Medical researchers at the University of Alberta have discovered a promising new therapy for Huntington disease that restores lost motor skills and may delay or stop the progression of the disease based on lab model tests, says the lead researcher. Because the new therapy uses a molecule already being used in clinical trials for other diseases, it could be used in a clinical trial for Huntington disease within the next one to two years.
“We didn’t expect to see such dramatic changes after administering this therapy,” said Simonetta Sipione, the Principal Investigator “We expected to see improvement, but not complete restoration of motor skills. When we saw this, we were jumping with excitement in the lab. This is very promising and should give hope to those with Huntington disease. I think it’s a treatment that deserves to go to clinical trials because it could have huge potential.”
Those with this inherited brain disorder, where a mutant protein triggers brain cell death causing loss of motor and cognitive skills and eventually death, have slightly lower levels of a brain molecule known as GM1. When U of A medical researchers restored GM1 to normal levels in lab models with the disease, motor skills in the lab models returned to normal within days, said Sipione, a researcher in the Department of Pharmacology and the Centre for Neuroscience, both within the Faculty of Medicine & Dentistry.
Her team’s research was published in the peer-reviewed journal Proceedings of the National Academy of Sciences today.
The molecule used in the lab tests at the U of A was produced both naturally and synthetically through chemical production. This same molecule has been used in clinical trials for the treatment of Parkinson’s and other neurodegenerative diseases, so using this molecule to treat patients with Huntington disease in a small first stage clinical trial could happen relatively quickly. Details are still being worked out about where the trial would take place, but researchers are hoping it will be at the U of A and are in discussions with a University of Alberta Hospital neurologist.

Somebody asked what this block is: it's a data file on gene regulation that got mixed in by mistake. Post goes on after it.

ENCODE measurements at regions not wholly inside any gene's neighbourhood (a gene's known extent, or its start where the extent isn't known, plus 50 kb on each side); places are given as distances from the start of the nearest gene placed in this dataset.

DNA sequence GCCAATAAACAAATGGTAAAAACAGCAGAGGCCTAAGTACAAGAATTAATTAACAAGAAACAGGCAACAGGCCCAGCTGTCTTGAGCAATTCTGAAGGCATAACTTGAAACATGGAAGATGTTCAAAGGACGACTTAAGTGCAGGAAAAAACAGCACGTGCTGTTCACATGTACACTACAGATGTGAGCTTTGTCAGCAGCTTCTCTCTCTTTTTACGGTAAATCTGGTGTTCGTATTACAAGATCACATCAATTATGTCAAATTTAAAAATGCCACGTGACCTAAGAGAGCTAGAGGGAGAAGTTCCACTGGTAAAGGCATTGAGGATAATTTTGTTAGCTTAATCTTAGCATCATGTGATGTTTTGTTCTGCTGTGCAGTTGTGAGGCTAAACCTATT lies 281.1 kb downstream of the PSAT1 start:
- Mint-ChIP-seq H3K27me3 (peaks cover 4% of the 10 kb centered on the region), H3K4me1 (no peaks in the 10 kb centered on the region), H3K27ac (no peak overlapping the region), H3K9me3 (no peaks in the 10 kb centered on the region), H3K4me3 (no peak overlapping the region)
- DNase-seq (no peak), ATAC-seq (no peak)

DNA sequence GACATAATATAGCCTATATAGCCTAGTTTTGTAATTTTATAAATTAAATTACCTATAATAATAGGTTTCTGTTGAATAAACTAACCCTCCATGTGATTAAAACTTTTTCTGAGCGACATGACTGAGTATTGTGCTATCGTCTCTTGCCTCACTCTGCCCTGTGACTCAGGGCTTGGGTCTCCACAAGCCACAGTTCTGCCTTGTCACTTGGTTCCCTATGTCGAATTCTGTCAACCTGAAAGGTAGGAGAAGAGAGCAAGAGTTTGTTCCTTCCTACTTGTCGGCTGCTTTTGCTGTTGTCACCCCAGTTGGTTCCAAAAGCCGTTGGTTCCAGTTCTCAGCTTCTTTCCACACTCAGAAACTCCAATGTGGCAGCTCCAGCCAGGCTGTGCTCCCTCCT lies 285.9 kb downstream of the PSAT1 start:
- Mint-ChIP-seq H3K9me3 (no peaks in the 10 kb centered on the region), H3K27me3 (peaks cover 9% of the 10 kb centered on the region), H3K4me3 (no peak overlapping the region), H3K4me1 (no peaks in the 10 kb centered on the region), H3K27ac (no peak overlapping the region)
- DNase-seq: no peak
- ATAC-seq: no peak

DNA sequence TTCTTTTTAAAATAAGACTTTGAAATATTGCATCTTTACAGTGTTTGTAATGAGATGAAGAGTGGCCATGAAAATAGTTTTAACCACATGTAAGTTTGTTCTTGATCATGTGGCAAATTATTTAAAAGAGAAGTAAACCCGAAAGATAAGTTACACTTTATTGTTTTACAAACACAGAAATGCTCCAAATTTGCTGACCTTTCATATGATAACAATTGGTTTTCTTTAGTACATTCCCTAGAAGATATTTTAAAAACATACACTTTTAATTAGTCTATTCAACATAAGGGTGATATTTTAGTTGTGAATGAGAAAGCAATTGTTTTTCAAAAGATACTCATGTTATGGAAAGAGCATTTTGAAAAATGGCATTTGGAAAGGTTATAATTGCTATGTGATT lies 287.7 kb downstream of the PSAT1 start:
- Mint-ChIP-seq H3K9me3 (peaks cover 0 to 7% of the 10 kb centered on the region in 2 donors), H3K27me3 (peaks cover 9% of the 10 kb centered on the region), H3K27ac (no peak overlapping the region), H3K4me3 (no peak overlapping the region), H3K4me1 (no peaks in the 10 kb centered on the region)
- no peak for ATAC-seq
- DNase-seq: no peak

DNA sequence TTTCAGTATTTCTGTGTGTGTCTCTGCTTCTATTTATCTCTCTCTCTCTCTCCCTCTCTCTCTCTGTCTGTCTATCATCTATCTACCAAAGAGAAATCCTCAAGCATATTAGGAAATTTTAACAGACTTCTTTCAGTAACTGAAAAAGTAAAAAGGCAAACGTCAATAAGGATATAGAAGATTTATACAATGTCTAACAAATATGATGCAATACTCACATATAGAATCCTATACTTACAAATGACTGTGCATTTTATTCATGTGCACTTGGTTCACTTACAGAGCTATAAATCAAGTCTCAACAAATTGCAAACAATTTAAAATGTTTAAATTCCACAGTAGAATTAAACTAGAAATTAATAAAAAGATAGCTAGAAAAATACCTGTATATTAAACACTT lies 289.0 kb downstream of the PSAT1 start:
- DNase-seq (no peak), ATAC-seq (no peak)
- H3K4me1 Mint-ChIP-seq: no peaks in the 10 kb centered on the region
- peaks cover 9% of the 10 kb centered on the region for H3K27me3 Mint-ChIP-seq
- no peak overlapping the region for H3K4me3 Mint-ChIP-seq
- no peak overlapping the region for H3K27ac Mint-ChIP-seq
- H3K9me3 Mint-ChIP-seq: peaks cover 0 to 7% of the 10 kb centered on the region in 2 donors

In 1872, the American physician George Huntington wrote about an illness that he called “an heirloom from generations away back in the dim past.” He was not the first to describe the disorder, which has been traced back to the Middle Ages at least. One of its earliest names was chorea,* which, as in “choreography,” is the Greek word for dance. The term chorea describes how people affected with the disorder writhe, twist, and turn in a constant, uncontrollable dance – like motion. Later, other descriptive names evolved. “Hereditary chorea” emphasizes how the disease is passed from parent to child. “Chronic progressive chorea” stresses how symptoms of the disease worsen over time. Today, physicians commonly use the simple term Huntington’s disease (HD) to describe this highly complex disorder that causes untold suffering for thousands of families.
More than 15,000 Americans have HD. At least 150,000 others have a 50 percent risk of developing the disease and thousands more of their relatives live with the possibility that they, too, might develop HD.
Until recently, scientists understood very little about HD and could only watch as the disease continued to pass from generation to generation. Families saw the disease destroy their loved ones’ ability to feel, think, and move. In the last several years, scientists working with support from the National Institute of Neurological Disorders and Stroke (NINDS) have made several breakthroughs in the area of HD research. With these advances, our understanding of the disease continues to improve.